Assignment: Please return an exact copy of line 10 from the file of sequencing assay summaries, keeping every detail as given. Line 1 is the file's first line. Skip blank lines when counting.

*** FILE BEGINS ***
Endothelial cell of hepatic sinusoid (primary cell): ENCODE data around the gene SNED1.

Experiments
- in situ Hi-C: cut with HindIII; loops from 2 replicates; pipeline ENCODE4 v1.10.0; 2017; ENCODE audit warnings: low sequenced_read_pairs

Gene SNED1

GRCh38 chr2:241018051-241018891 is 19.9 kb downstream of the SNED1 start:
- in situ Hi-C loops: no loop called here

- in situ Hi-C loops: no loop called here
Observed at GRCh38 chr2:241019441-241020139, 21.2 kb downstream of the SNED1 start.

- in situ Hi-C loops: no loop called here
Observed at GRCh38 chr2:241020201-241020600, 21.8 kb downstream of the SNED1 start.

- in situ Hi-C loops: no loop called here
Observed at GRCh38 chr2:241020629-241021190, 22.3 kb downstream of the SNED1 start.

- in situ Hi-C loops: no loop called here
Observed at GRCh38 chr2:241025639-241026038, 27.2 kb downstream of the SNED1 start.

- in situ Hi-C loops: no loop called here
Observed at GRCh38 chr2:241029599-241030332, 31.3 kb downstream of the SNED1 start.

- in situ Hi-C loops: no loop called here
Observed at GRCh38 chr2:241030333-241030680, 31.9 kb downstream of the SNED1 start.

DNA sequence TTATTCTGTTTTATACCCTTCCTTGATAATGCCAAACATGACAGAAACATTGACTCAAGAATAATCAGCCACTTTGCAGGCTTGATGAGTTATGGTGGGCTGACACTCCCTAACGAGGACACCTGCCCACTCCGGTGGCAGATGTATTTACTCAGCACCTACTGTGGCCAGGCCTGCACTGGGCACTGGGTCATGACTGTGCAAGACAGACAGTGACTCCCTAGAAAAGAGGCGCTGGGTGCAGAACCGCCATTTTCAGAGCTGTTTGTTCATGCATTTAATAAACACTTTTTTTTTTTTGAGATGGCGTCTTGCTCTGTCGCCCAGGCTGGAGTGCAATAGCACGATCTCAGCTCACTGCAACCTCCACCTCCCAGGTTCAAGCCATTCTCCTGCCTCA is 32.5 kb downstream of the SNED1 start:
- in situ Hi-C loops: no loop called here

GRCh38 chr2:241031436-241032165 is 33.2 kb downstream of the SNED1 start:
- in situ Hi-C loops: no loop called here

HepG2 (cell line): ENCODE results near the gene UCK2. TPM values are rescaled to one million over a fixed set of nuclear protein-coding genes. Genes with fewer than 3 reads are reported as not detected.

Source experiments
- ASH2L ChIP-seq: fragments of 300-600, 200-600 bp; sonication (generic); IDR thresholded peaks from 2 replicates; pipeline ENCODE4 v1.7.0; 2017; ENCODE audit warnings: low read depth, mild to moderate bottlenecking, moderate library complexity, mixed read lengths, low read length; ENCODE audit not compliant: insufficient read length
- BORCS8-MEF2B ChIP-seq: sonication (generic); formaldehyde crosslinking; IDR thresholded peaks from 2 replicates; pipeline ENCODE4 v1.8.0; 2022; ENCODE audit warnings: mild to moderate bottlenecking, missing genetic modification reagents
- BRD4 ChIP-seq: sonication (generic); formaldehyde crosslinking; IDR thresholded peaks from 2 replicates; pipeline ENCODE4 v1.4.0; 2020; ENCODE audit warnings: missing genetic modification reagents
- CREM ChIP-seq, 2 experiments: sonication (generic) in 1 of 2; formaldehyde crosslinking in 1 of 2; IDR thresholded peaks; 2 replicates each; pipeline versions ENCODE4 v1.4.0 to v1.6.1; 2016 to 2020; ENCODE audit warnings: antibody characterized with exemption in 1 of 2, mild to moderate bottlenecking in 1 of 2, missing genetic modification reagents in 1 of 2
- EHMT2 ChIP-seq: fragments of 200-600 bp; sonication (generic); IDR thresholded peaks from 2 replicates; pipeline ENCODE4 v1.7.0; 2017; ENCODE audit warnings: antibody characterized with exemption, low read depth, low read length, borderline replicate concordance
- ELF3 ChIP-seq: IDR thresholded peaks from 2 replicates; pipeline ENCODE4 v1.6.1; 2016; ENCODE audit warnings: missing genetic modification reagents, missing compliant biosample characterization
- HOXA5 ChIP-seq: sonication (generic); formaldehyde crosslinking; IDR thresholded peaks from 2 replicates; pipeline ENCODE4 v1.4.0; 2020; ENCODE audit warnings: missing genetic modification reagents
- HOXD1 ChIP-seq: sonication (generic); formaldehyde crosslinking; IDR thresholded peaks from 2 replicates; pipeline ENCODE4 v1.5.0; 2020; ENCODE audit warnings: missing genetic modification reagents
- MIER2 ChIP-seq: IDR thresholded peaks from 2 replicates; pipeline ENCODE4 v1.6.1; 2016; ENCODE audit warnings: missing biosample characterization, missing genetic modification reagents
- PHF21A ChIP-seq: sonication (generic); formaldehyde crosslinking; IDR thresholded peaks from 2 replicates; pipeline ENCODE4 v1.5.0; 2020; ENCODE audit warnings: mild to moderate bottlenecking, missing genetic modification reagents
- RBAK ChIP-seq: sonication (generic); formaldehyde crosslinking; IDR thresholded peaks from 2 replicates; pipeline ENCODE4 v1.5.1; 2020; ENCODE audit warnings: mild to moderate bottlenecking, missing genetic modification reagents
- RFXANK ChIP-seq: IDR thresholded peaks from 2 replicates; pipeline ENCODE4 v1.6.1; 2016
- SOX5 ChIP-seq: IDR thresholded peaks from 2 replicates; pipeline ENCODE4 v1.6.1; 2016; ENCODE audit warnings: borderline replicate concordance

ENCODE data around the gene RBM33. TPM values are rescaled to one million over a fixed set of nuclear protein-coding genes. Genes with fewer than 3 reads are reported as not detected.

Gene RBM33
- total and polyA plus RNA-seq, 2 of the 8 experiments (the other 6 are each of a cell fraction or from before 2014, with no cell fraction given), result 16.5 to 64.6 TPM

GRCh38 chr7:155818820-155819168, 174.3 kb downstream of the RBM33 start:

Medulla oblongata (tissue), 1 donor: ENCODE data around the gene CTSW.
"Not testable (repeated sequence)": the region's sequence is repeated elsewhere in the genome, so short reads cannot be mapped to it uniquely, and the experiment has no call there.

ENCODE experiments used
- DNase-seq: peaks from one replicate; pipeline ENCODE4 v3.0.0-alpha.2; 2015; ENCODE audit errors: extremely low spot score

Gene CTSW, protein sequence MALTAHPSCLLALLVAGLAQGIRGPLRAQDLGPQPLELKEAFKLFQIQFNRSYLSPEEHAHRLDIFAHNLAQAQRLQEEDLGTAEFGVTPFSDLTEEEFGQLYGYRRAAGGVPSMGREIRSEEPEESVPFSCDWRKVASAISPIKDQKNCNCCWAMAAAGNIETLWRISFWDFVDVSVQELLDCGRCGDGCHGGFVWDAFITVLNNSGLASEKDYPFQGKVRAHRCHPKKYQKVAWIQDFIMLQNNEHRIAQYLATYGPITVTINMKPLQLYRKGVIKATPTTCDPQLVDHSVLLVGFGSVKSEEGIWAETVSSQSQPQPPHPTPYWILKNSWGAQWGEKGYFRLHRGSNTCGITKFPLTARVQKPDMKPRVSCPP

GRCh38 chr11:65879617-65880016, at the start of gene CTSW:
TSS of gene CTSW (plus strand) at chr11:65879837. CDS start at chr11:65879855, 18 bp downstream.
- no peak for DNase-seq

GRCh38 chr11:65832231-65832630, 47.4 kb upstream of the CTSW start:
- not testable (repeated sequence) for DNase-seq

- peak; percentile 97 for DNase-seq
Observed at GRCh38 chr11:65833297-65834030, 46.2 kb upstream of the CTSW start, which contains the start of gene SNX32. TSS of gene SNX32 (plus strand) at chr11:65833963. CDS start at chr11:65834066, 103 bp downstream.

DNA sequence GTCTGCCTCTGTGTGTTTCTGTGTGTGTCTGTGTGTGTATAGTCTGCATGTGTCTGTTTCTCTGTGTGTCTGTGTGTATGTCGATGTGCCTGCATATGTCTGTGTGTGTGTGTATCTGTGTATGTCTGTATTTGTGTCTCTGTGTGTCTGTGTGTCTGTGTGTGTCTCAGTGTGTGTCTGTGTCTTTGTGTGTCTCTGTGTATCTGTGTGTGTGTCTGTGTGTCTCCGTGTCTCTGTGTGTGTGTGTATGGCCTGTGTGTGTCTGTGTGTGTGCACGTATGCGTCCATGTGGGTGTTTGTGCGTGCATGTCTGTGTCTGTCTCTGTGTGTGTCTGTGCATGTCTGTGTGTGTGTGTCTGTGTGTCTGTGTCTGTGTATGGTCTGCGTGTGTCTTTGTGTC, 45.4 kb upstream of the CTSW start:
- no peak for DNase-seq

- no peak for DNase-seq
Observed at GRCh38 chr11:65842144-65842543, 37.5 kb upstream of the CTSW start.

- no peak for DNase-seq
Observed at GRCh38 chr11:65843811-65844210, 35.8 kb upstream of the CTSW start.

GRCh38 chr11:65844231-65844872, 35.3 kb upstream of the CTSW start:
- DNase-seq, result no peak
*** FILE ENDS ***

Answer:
Observed at GRCh38 chr2:241020201-241020600, 21.8 kb downstream of the SNED1 start.